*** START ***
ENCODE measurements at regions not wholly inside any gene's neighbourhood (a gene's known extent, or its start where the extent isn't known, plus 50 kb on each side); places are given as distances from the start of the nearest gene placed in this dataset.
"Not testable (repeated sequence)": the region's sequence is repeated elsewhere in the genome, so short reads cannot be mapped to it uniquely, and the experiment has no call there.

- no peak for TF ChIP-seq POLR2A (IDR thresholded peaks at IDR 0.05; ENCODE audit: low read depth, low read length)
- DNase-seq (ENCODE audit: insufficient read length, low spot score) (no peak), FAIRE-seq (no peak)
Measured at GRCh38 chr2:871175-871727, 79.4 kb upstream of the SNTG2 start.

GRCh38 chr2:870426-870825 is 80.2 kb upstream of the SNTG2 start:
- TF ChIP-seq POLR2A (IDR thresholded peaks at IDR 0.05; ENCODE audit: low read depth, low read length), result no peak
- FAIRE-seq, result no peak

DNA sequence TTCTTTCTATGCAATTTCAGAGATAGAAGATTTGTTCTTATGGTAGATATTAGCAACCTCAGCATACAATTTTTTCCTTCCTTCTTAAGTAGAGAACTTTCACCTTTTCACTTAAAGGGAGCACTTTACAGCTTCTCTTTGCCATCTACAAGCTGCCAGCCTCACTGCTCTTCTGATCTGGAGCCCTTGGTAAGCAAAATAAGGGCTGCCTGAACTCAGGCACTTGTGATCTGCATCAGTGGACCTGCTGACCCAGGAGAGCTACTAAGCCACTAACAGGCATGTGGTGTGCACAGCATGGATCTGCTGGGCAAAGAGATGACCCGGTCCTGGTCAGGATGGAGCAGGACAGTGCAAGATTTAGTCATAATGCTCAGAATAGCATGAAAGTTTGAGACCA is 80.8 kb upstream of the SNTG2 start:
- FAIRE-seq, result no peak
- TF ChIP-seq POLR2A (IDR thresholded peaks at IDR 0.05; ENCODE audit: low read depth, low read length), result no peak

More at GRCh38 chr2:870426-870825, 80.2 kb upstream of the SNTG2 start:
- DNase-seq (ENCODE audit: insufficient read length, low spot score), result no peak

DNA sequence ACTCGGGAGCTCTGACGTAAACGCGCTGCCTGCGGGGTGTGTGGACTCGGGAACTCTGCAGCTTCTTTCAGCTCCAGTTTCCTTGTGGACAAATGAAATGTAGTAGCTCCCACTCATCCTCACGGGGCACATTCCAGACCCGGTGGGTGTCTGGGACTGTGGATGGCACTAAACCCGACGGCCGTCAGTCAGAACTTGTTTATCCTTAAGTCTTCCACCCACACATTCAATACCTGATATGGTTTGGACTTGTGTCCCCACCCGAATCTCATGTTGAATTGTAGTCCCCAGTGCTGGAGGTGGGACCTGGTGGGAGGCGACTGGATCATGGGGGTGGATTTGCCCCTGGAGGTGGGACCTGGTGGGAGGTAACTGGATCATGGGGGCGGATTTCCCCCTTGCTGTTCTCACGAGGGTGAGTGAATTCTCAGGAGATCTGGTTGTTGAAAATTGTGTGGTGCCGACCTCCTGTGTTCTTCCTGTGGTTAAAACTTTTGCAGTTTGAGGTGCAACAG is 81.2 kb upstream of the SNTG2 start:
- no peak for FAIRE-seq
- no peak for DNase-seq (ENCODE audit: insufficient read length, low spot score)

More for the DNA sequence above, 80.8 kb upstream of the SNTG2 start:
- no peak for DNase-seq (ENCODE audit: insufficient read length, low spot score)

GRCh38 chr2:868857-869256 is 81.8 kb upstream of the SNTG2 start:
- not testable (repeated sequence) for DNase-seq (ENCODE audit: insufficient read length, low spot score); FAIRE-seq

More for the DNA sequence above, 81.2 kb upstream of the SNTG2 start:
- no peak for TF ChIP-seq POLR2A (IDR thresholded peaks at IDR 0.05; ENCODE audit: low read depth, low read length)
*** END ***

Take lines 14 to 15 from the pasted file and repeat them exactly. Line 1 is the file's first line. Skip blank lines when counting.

DNA sequence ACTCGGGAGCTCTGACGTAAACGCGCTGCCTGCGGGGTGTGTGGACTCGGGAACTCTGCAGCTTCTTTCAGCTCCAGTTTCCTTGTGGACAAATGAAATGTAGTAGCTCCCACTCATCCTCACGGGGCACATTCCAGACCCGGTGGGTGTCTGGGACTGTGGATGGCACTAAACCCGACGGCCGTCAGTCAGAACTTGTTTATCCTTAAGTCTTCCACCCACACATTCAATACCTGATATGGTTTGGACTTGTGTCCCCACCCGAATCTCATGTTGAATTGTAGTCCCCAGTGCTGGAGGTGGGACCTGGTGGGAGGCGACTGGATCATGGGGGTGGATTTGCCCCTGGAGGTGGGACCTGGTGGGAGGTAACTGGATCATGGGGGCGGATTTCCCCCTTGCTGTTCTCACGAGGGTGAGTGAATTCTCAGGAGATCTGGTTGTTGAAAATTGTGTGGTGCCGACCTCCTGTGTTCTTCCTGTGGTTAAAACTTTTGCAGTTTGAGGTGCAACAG is 81.2 kb upstream of the SNTG2 start:
- no peak for FAIRE-seq